Large mine operators may employ the most sophisticated techniques for surface surveys, including aerial and satellite mapping, GPS and, more recently, mapping from drones.
In the ASM sector, if surveying is carried out at all, it may use the most basic techniques such as a compass and tape.
Surface survey control still largely requires persons on the ground using a variety of instruments ranging from GPS to the theodolite and engineer’s level. Most larger mines now use the total station which combines a theodolite, measuring horizontal and vertical angles, with electronic distance measurement technology, all generating data which can be readily transferred to a computer for calculation of coordinates and plotting of plans or production of models.
Underground, GPS and aerial methods are not applicable and surveys are carried out with total stations or theodolites and tapes. Pegs or survey stations are installed in the H/W of tunnels for this purpose.
One of the greatest challenges in U/G surveying is the transfer of coordinates from surface to U/G down vertical shafts. Shaft dimensions provide a very short baseline on each level, from which surveys must often be carried for long distances, sometimes several kilometres off a base of as little as 2m. Shaft plumbing is a tricky task, involving suspending two thin wires on plumb bobs from surface to U/G stations, or between two or more shaft stations, measuring angles of the two wires as well as the distance between them and the vertical distance down the wires. This can be a lengthy process, disruptive to shaft sinking or production activities. The gyro-theodolite measures true bearings independently and can be used to establish direction on each level, with a single wire, used to transfer coordinates and elevation.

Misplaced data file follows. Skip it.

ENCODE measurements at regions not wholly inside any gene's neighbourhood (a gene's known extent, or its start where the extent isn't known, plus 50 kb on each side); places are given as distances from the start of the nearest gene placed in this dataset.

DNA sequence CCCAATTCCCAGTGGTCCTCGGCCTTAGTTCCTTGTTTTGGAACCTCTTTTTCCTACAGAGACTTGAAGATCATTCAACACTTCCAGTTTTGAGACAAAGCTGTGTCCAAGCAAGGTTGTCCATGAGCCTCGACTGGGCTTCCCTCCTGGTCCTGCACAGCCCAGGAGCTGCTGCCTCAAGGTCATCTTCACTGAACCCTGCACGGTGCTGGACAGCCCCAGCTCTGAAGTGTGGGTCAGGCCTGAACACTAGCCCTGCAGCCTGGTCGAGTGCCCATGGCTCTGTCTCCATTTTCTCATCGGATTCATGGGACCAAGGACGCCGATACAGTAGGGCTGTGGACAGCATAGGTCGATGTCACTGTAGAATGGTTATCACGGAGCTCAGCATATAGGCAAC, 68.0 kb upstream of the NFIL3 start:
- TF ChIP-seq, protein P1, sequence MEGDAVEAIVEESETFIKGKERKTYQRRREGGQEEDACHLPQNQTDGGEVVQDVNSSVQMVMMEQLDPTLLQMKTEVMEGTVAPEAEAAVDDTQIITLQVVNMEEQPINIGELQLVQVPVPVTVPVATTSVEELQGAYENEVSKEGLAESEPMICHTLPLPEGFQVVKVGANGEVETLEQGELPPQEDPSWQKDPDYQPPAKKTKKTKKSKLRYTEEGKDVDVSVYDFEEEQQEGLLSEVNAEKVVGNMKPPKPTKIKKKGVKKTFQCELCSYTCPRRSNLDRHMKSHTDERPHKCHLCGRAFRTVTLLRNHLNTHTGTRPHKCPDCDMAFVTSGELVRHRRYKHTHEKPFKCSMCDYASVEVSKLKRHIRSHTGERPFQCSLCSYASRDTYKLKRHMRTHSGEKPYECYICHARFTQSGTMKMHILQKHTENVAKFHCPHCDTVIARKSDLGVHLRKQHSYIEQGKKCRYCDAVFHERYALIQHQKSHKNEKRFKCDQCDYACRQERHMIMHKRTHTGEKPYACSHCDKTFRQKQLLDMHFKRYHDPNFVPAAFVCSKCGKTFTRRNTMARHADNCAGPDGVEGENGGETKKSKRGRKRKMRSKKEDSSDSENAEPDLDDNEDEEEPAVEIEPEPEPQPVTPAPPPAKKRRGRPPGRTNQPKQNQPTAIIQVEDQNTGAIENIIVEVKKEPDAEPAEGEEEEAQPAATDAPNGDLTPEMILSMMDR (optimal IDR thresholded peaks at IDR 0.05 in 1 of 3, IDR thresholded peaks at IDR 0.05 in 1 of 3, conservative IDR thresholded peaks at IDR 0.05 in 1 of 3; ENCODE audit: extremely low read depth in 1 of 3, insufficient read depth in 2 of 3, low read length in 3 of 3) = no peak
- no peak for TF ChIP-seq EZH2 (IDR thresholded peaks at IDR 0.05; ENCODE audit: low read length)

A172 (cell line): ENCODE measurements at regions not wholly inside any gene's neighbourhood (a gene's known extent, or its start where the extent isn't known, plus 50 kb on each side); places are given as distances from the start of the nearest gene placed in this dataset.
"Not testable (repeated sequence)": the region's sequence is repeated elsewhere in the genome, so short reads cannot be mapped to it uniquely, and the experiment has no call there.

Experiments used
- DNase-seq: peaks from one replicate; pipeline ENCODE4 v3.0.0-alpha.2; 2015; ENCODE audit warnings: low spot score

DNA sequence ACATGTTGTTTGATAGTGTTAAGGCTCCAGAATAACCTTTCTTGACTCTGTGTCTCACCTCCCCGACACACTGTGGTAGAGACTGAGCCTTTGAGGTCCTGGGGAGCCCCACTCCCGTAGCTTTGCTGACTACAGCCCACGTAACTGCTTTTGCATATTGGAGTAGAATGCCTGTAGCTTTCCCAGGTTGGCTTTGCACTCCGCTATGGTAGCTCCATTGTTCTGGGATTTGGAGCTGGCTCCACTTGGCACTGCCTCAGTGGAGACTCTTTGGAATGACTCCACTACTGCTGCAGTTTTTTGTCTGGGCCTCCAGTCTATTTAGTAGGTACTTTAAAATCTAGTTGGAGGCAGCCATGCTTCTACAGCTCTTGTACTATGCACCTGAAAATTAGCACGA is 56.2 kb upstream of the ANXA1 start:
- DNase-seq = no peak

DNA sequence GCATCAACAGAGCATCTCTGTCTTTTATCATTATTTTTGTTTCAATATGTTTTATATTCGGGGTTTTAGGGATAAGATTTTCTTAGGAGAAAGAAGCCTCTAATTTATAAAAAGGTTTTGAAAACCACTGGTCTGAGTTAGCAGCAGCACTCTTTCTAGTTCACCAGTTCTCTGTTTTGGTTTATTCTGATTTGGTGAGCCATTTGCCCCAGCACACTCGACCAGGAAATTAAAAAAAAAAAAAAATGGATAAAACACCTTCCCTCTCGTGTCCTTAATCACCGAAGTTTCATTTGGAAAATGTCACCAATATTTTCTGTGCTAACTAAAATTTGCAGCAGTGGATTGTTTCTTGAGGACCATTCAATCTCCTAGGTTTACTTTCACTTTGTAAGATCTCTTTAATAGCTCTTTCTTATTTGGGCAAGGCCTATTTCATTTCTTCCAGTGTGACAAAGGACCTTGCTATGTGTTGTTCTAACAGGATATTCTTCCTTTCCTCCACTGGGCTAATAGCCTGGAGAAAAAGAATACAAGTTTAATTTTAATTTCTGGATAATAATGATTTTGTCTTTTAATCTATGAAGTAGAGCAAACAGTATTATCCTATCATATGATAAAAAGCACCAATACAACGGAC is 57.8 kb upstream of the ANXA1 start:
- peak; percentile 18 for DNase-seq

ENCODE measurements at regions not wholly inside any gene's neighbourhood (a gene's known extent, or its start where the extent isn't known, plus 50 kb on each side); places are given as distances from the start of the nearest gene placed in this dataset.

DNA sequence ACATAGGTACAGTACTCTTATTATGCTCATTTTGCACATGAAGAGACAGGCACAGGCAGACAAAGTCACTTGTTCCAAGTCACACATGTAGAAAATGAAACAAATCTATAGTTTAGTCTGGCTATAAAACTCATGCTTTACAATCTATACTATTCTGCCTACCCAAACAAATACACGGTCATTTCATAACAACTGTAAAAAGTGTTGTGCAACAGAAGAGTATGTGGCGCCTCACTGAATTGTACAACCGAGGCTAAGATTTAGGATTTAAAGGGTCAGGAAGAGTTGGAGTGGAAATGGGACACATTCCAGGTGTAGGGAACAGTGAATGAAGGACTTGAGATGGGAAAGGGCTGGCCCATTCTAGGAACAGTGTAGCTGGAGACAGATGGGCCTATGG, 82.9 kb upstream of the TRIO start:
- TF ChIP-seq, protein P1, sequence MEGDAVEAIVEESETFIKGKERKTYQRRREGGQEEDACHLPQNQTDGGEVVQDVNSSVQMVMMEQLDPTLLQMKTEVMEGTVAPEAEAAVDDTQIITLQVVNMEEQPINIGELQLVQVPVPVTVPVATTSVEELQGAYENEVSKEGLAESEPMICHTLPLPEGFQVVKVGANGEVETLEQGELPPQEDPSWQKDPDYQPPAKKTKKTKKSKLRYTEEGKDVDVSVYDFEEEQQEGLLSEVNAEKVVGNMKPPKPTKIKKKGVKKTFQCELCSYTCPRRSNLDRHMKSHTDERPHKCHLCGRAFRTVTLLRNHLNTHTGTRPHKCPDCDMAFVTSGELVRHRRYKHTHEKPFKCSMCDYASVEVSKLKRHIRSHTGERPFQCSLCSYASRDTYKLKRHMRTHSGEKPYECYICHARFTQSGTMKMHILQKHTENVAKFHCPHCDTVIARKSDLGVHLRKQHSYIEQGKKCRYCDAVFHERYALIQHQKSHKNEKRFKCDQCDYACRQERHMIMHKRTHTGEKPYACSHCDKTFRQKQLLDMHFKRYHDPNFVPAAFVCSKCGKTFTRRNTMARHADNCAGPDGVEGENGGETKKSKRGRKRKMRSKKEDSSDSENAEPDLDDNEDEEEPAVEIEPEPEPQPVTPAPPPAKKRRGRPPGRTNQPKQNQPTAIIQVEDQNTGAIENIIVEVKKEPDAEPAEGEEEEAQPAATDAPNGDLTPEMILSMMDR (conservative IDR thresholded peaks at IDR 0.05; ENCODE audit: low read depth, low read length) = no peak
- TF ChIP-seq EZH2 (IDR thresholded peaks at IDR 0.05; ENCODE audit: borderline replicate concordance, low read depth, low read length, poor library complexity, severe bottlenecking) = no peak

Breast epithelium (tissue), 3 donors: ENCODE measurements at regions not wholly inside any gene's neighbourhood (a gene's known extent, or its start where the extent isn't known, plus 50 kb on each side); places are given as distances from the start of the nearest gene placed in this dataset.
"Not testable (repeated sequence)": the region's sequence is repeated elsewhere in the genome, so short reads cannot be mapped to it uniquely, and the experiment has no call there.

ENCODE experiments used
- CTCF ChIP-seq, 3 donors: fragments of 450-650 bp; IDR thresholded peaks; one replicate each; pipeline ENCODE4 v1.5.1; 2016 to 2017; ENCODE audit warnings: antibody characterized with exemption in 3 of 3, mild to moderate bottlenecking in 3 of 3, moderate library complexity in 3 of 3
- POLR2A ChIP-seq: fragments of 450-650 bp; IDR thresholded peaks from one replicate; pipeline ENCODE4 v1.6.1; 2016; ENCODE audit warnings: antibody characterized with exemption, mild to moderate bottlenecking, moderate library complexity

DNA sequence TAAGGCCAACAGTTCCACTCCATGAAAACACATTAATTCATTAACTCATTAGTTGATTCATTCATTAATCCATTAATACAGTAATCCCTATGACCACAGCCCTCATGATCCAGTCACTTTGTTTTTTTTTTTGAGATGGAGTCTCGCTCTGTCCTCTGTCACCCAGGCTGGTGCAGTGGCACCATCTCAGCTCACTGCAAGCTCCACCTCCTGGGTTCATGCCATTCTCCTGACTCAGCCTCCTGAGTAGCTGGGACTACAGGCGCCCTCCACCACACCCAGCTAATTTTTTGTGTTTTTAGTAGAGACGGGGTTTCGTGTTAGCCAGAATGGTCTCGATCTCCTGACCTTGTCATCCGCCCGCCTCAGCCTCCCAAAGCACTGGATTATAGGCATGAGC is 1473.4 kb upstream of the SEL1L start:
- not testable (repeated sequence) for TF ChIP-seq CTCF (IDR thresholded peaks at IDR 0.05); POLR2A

Traditionally, pegs are installed by surveyors for control of direction and gradient of advancing development headings; however, lasers may be installed by surveyors to assist miners to mark off for drilling along the planned line.